chapter  18
8 Pages


WithDavid Greenaway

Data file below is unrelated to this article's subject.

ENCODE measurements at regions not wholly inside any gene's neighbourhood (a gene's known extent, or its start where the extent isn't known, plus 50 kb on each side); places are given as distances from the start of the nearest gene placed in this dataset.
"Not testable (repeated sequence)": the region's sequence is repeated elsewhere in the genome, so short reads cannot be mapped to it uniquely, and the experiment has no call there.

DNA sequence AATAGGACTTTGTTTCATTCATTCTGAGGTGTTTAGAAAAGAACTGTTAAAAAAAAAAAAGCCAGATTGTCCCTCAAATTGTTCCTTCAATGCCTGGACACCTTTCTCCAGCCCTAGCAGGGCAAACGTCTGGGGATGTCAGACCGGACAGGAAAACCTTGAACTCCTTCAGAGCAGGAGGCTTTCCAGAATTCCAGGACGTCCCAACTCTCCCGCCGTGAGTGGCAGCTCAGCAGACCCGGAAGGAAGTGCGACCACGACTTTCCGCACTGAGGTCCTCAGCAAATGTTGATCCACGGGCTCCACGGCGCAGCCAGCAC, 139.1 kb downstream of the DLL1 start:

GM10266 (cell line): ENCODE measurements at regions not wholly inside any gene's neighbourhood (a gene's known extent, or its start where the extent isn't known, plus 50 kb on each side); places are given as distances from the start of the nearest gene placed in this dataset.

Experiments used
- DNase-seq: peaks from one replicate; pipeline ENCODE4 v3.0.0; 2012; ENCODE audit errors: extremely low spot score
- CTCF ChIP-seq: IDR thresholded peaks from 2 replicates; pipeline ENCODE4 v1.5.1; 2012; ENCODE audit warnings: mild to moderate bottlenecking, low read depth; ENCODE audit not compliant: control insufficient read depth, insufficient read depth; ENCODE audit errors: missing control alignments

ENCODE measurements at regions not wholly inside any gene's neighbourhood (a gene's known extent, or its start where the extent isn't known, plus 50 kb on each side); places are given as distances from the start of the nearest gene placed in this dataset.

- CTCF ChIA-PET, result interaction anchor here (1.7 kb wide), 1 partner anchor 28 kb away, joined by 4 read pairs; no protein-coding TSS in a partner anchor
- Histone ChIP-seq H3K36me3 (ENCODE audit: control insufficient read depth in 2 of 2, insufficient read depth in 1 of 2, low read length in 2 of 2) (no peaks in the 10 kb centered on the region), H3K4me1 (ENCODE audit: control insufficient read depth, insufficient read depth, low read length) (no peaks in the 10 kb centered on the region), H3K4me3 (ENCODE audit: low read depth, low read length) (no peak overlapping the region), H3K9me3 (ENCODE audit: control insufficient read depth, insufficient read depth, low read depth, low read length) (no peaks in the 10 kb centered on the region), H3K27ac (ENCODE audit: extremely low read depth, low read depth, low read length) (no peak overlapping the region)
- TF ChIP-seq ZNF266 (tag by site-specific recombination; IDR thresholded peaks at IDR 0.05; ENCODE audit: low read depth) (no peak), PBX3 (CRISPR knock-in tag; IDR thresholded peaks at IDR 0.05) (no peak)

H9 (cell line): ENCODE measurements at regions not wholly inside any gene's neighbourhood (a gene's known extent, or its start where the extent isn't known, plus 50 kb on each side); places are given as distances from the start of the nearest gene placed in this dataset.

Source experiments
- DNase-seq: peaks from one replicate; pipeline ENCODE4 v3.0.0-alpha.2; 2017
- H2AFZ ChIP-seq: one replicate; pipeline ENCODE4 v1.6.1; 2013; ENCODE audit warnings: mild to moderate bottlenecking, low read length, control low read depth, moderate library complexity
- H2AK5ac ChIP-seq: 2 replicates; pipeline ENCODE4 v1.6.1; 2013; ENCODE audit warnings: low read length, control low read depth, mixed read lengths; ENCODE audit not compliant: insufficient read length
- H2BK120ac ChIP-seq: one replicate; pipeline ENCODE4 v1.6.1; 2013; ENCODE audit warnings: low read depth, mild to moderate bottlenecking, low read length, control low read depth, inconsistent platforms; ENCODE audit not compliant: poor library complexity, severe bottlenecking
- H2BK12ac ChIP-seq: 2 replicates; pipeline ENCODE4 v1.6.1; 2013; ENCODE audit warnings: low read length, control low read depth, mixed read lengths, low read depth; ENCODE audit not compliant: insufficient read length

In any science, ‘application’ involves confronting testable hypotheses with real-world situations and real-world data. This is equally true of economics. Theorizing generates testable propositions; exposing those propositions to data using empirical methods, which range from the casual to the sophisticated, generates results. In turn these results may provide support for a specific hypothesis, or may give cause for rethinking the theoretical basis to the problem. In some ways the basic process is more complicated in economics than in other disciplines, largely because the process of data generation is rather different, certainly than is the case in the natural sciences. Subject to some qualifications to be made later, economists are generally not in a position to generate their own data set, nor are they well placed to engage in replication. Nevertheless the basic proposition that methodologically there are similarities between applied economics and applications in other sciences still holds.